Die Hard 2 (1990) – Directed by Renny Harlin – Starring Bruce Willis, Bonnie Bedelia, William Sadler, Art Evans, William Atherton, Franco Nero, Dennis Franz, Fred Thompson, Tom Bower, Sheila McCarthy, John Amos, Robert Patrick, Colm Meaney, Vondie Curtis-Hall, and Reginald VelJohnson.
“What sets off the metal detectors first? The lead in your ass or the sh*t in your brains?”
- John McClane to Captain Lorenzo
Yes, the final 20 minutes or so of DIE HARD 2 stretches credibility. Seeing John McClane jump onto a moving plane and taking out two trained military soldiers on the wing as the plane speeds towards takeoff is a step too far because it superhumanizes McClane – until then, the stunts he performs are largely plausible. Yeah, sure, the amount of trained bad guys he kills is pushing it, but taking out four bad guys in an otherwise empty airport terminal isn’t something you can’t conceive of him doing.
Jumping on the wing of a moving airplane from a helicopter in the middle of a snowstorm, though? Yeah. Pushing it.
That’s only the final act in what’s otherwise a thoroughly satisfying sequel. DIE HARD 2, with Renny Harlin taking over the director’s chair from John McTeirnan, is a rock-solid action movie that manages to hit all the right beats from the original DIE HARD while twisting expectations just enough that the story still feels fresh and urgent, instead of stale and repetitive.
The first thing that DH2 does right is that it acknowledges the repetitive nature of McClane (Bruce Willis) once again finding himself in a crazy hostage situation. Since the film has a good humor about what’s going on, we are invited to laugh at seeing McClane again crawling through air ducts, stuck in basements, and arguing with authority. The film wisely doesn’t repeat all of its beats, however. Where the last film had McClane teaming with Sgt. Al Powell (Reginald VelJohnson), the sequel has John calling Al early in the film because his “sidekick” cop this time around serves as an extra antagonist rather than an ally. Carmine Lorenzo (Dennis Franz) is the head of Dulles International Airport’s police squad and some of the films best smiles come from watching him and McClane verbally joust with one another. DH2 further inverts the McClane/PD structure by having Trudeau (Fred Thompson), Dulles’ Head of Operations, sympathetic to what McClane is trying to do. While Trudeau isn’t an ally who gives McClane free run of the airport, he is willing to listen to the semi-famous cop from the Nakatomi incident of two years previous, always to the consternation of Lorenzo.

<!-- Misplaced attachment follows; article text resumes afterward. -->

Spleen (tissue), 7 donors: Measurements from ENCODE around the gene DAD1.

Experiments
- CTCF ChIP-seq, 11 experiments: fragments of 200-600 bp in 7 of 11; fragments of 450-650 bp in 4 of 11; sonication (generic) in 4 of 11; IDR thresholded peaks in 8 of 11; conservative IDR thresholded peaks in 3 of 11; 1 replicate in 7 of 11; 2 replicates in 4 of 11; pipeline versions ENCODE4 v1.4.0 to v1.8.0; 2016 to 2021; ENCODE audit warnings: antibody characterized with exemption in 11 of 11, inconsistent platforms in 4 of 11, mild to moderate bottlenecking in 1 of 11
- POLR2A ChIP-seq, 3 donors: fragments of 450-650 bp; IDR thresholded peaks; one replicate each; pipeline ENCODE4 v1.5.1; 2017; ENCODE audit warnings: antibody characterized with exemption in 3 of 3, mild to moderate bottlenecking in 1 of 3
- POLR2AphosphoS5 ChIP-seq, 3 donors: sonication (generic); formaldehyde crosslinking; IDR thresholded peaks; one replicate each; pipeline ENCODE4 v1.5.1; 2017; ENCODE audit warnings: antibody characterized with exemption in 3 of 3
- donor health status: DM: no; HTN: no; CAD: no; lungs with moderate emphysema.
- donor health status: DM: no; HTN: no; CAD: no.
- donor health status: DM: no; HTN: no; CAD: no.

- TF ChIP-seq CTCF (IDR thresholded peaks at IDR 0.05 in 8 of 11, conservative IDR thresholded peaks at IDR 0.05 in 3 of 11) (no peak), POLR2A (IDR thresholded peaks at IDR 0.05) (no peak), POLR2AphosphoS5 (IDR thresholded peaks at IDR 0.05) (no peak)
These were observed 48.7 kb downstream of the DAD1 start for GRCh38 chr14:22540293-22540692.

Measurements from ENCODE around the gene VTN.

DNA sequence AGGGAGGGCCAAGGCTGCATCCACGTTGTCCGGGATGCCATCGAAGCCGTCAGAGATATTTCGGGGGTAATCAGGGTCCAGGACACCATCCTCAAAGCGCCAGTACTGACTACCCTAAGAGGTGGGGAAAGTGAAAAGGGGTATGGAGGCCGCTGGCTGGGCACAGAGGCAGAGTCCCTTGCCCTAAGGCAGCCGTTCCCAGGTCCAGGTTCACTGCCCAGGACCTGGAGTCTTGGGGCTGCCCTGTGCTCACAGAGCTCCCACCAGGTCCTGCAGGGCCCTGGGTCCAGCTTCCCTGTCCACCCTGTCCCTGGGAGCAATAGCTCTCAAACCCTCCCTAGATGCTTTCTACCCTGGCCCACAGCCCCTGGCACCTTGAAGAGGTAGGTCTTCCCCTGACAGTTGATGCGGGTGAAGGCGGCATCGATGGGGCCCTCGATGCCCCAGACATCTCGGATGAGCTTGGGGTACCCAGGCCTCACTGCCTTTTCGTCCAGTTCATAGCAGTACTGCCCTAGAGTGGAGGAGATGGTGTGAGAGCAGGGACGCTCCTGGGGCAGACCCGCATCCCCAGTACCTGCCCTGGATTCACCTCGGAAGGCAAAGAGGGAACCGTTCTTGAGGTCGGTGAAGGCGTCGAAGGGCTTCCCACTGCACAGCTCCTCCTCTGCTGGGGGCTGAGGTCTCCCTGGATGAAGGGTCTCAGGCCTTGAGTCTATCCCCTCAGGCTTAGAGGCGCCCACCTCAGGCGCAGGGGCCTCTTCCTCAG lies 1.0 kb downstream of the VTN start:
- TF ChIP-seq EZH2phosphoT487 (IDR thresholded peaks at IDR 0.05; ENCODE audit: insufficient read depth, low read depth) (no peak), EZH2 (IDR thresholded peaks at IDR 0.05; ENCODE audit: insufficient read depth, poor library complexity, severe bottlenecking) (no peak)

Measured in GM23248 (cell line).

DIE HARD 2 also makes an effort at the start of the film to humanize McClane. The first film showed that he was afraid of flying, and this time around he’s getting his car towed from outside of Dulles as he waits for his wife, Holly (Bonnie Bedelia) to arrive for the Christmas holidays. McClane is living and working in LA now, but they’re spending the holidays in DC with Holly’s parents. By putting Holly on a plane, it repeats the first film’s use of Holly as a hostage, though this time it’s because she’s trapped in a plane the terrorists refuse to let land.
I could have done without the plane angle in terms of having Holly and reporter Richard Thornburg (William Atherton) back for a second go-round in familiar roles. All of the plane scenes are effective, so they’re not a huge negative in the film, but it would have been nice to see an alteration of the formula. I thought it was coming. It’s Thornburg who realizes something is wrong when he sees a number of planes flying near the plane he and Holly are on and it’s Thornburg who gets his assistant to monitor radio frequencies, which leads to them learning the truth about why they’re in the air. It would have been a perfect opportunity to have Holly and Thornburg put aside their differences and work together, but the film is determined to keep Thornburg as a jerk, even if Thornburg does real reporting. Sure, he’s a glory hog, but he does his job and gets the story.